The IRS may impose a penalty of 75% of the underpayment that is attributed to the taxpayer’s fraud. If the entire tax return is proven to be influenced by fraud, then the penalty may be 75% of the entire additional balance due. The taxpayer through counsel may be able to argue this down to a 20% negligence penalty through a showing by a preponderance of the evidence that not all the underpayment was influenced by the fraud. The truly scarry reality of the civil fraud penalty is if the government has the evidence to support a civil fraud penalty, it has the evidence to criminally prosecute. If you find yourself facing the possibility of a civil fraud penalty you would be best served hiring competent criminal tax defense counsel to mitigate the possibility of facing a criminal tax prosecution.
The statutes governing criminal tax fraud, or tax evasion, contain elements that are like those found in the statutes governing civil tax fraud. There are three key differences between the two. The first is that the burden for proving criminal tax fraud is much higher than for proving civil tax fraud. Secondly, criminal tax fraud often results in prison time. Third, there is an applicable statute of limitations that governs when criminal tax fraud charges may properly be brought.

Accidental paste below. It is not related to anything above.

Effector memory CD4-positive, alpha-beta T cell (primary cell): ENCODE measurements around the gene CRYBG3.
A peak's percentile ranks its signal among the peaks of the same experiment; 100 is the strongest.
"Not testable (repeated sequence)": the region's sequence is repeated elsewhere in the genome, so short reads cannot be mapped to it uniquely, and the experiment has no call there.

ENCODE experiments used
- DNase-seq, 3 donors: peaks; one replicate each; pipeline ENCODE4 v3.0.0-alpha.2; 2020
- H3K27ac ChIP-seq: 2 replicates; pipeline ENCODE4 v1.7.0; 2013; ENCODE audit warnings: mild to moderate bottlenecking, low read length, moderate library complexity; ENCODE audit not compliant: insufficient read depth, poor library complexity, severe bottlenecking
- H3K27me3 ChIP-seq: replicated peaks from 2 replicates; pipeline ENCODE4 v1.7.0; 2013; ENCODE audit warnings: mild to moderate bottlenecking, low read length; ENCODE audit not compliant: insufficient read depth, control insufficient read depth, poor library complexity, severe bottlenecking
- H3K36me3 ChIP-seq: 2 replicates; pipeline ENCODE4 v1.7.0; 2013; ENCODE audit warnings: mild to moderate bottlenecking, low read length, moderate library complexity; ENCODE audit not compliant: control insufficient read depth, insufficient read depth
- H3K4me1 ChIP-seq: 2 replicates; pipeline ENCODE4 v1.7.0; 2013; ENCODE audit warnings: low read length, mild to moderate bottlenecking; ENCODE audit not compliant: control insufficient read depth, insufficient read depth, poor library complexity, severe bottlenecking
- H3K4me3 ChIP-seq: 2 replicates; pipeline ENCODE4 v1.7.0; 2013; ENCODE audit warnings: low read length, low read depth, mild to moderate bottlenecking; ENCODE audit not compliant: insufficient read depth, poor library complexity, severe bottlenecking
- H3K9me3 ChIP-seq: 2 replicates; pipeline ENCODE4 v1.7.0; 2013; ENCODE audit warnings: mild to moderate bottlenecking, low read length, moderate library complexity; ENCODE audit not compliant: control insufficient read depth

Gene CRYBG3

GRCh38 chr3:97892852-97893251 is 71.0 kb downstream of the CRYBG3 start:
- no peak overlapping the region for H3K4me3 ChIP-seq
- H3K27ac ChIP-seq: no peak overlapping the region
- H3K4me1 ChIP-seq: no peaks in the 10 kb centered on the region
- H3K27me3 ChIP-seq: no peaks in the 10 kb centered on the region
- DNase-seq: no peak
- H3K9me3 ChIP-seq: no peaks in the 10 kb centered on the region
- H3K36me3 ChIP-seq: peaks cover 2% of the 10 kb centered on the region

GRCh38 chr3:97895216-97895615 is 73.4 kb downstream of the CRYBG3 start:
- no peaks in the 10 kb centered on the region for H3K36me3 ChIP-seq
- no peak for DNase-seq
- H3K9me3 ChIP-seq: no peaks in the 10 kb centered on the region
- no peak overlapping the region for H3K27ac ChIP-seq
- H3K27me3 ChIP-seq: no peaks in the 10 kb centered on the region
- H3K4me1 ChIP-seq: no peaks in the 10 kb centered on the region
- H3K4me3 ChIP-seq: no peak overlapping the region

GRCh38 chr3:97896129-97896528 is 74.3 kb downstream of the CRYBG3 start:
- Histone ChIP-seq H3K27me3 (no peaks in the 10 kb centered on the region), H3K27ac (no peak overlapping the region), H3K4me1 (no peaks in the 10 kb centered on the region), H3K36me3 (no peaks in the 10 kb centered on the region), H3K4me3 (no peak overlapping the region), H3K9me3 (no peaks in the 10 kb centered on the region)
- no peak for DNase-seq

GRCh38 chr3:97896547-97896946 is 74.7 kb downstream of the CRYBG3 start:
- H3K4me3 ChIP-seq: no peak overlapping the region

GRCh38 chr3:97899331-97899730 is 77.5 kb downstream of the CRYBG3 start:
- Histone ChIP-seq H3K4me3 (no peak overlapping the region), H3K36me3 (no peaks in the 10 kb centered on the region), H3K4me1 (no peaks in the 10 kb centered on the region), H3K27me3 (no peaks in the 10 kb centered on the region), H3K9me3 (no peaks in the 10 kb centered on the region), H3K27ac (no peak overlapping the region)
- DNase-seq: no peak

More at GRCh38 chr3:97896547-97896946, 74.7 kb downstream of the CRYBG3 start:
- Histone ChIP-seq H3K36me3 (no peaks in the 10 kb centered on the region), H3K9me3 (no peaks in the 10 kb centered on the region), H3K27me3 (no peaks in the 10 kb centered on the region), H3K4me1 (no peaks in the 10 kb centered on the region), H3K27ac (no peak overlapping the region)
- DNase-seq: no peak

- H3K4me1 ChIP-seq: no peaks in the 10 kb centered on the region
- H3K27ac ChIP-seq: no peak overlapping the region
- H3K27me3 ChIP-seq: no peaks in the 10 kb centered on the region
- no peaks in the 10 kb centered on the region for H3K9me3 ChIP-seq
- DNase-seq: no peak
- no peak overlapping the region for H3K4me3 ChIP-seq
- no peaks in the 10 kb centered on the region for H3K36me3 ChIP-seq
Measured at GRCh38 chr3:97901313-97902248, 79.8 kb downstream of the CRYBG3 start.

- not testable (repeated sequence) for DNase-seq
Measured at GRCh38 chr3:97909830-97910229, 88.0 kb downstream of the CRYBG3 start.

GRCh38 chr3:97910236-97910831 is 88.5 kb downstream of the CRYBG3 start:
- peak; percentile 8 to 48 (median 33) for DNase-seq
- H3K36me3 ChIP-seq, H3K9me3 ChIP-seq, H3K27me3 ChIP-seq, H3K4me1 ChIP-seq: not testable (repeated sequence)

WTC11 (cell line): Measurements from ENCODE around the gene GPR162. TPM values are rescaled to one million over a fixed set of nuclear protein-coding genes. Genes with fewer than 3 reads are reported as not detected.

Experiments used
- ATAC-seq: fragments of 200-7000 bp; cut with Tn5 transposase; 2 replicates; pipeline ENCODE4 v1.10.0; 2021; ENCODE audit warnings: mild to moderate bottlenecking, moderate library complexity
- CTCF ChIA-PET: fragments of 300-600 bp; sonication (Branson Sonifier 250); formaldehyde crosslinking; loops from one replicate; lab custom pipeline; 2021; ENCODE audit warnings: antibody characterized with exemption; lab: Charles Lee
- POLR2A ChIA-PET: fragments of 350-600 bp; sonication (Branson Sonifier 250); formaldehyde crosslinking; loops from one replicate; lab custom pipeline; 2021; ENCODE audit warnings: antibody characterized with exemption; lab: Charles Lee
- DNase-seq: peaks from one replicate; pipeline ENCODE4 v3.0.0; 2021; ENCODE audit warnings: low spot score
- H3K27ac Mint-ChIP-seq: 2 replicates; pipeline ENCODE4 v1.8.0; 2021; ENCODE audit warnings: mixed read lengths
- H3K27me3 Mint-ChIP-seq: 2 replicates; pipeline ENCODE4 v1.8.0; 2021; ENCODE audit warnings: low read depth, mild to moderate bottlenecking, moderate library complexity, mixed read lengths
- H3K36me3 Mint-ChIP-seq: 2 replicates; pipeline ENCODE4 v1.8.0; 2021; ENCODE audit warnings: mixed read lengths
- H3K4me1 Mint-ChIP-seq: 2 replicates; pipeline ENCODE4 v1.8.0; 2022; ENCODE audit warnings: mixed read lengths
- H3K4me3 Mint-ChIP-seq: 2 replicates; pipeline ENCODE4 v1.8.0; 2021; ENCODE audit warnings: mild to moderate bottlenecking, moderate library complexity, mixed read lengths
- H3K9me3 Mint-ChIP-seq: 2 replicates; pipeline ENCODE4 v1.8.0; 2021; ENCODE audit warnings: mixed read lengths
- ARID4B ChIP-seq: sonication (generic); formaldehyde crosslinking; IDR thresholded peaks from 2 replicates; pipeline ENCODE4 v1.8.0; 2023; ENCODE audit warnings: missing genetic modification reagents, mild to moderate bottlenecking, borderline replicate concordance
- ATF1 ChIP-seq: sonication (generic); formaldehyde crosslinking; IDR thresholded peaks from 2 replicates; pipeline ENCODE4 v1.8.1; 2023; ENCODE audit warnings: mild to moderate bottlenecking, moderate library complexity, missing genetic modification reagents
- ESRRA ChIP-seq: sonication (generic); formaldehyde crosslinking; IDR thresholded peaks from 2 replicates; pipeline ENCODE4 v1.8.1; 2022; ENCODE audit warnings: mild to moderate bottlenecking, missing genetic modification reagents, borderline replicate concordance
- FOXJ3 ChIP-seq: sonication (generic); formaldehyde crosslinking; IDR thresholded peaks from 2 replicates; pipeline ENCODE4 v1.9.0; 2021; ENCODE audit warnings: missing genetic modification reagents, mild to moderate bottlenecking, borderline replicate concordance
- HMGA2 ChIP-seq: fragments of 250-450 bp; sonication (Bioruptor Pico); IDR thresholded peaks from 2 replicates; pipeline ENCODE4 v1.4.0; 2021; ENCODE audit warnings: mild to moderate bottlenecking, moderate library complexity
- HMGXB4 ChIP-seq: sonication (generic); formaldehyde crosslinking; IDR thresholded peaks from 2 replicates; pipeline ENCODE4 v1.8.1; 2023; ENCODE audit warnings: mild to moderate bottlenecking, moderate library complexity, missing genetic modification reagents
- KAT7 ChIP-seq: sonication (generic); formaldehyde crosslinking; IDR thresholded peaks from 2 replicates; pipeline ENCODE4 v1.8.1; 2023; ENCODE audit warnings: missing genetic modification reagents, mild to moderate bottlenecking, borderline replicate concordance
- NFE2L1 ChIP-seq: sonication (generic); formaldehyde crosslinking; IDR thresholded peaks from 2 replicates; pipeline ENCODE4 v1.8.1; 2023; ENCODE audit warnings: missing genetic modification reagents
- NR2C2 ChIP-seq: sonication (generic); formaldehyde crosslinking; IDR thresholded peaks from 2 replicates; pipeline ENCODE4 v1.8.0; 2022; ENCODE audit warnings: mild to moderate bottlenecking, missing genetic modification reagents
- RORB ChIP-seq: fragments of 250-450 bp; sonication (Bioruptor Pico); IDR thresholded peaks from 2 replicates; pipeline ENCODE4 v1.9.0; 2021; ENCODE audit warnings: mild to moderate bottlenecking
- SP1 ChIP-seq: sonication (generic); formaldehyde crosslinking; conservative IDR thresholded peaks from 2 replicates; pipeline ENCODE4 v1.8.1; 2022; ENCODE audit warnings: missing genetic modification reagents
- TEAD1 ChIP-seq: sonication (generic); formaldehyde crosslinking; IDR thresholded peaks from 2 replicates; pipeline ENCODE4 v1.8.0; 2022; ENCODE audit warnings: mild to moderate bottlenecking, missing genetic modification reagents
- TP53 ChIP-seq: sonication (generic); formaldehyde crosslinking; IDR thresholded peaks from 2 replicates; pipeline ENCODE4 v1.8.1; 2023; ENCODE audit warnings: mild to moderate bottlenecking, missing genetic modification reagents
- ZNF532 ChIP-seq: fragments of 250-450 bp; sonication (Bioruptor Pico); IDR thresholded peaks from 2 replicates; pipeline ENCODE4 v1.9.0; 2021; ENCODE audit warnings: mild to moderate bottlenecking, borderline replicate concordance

To prove criminal tax fraud in a court, the government must demonstrate beyond a reasonable doubt that there was a willful evasion of tax liability on the part of the defendant. This could occur either be in the form of fraudulent tax assessment or fraud surrounding the duty to pay the taxes that were duly assessed.
Whether the government will decide to press charges under civil or criminal statutes in each case depends on their assessment facts and circumstances each individual case. Below is an explanation of the rationale that divides criminal and civil tax fraud charges.